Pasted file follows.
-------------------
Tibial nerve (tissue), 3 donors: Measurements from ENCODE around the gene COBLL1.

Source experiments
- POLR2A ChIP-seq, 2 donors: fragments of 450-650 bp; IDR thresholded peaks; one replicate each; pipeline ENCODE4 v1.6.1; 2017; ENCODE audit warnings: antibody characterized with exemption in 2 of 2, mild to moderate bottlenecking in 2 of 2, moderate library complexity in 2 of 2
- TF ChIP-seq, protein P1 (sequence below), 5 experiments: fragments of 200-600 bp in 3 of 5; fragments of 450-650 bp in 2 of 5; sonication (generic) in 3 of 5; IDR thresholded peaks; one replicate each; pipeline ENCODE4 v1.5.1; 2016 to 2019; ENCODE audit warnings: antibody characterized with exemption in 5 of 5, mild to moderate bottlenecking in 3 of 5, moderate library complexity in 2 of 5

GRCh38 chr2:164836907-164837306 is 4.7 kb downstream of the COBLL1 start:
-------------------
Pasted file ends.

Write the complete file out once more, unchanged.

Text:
Tibial nerve (tissue), 3 donors: Measurements from ENCODE around the gene COBLL1.

Source experiments
- POLR2A ChIP-seq, 2 donors: fragments of 450-650 bp; IDR thresholded peaks; one replicate each; pipeline ENCODE4 v1.6.1; 2017; ENCODE audit warnings: antibody characterized with exemption in 2 of 2, mild to moderate bottlenecking in 2 of 2, moderate library complexity in 2 of 2
- TF ChIP-seq, protein P1 (sequence below), 5 experiments: fragments of 200-600 bp in 3 of 5; fragments of 450-650 bp in 2 of 5; sonication (generic) in 3 of 5; IDR thresholded peaks; one replicate each; pipeline ENCODE4 v1.5.1; 2016 to 2019; ENCODE audit warnings: antibody characterized with exemption in 5 of 5, mild to moderate bottlenecking in 3 of 5, moderate library complexity in 2 of 5

GRCh38 chr2:164836907-164837306 is 4.7 kb downstream of the COBLL1 start: